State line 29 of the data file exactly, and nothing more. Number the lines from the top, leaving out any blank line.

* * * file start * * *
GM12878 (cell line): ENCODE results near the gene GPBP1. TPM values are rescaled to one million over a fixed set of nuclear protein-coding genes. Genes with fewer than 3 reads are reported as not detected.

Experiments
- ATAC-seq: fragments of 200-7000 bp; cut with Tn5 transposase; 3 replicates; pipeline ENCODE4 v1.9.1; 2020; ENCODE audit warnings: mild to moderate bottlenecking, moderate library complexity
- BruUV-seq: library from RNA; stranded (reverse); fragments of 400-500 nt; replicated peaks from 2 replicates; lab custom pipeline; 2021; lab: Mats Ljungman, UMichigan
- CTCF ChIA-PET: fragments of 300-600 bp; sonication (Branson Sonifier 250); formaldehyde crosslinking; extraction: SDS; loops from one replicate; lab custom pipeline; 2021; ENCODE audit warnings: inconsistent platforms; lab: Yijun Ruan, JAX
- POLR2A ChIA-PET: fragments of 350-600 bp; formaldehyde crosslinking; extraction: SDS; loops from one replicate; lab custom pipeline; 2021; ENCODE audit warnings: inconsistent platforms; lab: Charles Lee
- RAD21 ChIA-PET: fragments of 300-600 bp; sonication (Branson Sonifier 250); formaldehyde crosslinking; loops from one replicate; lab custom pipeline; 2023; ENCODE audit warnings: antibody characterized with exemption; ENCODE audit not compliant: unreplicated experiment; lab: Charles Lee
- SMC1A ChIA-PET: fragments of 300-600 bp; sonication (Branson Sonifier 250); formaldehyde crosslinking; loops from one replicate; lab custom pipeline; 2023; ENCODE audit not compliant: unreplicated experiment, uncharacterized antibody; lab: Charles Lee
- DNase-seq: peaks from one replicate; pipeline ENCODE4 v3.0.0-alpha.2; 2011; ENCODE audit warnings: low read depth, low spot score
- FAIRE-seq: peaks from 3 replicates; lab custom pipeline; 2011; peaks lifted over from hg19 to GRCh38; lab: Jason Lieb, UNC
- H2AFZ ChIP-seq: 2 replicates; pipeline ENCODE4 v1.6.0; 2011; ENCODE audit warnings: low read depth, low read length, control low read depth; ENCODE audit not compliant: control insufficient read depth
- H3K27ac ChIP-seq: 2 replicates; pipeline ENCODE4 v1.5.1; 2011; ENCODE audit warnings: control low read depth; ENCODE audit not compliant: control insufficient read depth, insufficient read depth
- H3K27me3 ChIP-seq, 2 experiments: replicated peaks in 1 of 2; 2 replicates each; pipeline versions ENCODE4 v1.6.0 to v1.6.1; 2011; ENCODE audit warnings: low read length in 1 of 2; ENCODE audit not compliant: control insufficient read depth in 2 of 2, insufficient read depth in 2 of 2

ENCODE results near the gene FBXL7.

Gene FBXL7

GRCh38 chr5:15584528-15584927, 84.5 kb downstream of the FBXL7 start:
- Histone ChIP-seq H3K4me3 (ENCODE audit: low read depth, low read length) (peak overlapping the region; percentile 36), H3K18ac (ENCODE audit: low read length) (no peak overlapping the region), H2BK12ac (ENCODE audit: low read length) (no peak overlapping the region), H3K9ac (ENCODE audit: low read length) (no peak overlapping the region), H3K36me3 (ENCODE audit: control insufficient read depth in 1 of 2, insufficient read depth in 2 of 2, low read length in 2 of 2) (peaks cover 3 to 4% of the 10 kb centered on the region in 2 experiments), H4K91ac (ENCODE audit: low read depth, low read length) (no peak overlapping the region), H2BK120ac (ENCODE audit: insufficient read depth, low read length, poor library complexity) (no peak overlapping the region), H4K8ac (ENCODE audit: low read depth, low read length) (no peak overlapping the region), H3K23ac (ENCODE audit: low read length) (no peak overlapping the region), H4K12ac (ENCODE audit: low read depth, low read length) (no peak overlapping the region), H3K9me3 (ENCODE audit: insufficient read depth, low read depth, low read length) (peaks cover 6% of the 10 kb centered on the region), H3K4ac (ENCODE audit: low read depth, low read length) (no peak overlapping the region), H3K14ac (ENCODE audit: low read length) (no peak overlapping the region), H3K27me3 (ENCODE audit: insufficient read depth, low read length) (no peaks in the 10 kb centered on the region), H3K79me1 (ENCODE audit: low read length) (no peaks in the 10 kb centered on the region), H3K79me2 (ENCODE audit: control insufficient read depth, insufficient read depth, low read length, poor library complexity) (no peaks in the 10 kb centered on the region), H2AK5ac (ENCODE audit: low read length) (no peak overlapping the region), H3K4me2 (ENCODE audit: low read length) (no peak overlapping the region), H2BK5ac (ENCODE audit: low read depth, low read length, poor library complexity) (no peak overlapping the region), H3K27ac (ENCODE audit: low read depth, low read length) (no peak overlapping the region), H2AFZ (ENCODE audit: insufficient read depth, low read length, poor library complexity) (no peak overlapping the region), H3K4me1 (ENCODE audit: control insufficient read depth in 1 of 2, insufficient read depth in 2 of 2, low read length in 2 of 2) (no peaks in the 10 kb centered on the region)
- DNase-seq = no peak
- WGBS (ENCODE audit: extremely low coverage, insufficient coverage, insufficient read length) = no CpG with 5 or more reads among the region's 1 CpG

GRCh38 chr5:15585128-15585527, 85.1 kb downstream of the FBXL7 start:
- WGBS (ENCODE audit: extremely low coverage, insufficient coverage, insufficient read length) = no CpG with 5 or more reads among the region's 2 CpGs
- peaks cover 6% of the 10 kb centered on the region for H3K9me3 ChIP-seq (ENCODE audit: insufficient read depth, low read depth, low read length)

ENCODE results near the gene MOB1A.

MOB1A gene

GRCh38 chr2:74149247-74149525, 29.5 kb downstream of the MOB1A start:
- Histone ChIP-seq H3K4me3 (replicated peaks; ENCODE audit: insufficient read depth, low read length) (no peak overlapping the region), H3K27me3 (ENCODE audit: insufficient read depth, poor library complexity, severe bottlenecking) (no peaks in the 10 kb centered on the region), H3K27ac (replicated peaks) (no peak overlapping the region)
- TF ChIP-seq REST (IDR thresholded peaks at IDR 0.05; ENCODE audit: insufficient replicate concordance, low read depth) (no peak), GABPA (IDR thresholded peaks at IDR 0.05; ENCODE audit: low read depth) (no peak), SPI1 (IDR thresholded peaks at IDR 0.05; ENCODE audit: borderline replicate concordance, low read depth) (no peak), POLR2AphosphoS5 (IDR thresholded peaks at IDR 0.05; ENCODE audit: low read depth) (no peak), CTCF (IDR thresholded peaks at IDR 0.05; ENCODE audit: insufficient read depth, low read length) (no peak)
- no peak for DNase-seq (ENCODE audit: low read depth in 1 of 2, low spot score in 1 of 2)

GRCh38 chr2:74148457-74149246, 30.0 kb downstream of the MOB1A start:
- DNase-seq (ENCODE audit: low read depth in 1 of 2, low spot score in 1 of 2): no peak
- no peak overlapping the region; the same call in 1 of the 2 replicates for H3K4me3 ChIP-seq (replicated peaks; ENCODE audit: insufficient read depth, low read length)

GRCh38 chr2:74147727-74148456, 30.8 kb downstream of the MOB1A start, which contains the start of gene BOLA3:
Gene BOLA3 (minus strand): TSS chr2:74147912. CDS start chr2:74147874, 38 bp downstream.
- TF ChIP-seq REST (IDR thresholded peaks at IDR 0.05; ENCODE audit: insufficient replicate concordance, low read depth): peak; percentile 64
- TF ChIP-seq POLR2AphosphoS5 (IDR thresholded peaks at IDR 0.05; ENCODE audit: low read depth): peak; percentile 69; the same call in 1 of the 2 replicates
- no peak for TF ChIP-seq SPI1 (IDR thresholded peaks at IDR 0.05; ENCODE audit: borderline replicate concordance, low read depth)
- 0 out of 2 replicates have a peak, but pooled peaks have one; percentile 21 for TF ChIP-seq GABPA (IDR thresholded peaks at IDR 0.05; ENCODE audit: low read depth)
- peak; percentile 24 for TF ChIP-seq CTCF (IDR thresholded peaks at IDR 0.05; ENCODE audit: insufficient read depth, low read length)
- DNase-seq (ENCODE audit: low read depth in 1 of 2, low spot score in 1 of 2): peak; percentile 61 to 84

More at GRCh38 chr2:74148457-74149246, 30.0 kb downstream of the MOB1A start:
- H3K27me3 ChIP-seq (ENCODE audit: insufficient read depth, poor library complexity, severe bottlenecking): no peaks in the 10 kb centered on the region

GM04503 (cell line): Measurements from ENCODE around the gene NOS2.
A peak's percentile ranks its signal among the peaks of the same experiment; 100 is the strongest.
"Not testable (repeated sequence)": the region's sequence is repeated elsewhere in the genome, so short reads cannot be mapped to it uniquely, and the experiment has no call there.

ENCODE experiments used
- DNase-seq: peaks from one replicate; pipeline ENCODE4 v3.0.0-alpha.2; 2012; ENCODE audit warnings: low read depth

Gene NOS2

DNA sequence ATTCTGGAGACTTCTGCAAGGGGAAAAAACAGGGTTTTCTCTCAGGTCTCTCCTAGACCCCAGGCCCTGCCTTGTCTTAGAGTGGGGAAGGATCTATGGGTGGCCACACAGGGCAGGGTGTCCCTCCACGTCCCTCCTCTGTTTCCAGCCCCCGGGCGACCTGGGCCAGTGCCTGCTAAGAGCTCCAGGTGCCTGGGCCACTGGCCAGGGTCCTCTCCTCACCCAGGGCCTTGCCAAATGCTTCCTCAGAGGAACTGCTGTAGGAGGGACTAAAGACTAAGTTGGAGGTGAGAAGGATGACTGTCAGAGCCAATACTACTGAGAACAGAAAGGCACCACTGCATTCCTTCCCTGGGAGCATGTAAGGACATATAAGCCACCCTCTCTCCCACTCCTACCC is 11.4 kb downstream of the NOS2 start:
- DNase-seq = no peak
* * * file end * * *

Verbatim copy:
GRCh38 chr2:74148457-74149246, 30.0 kb downstream of the MOB1A start: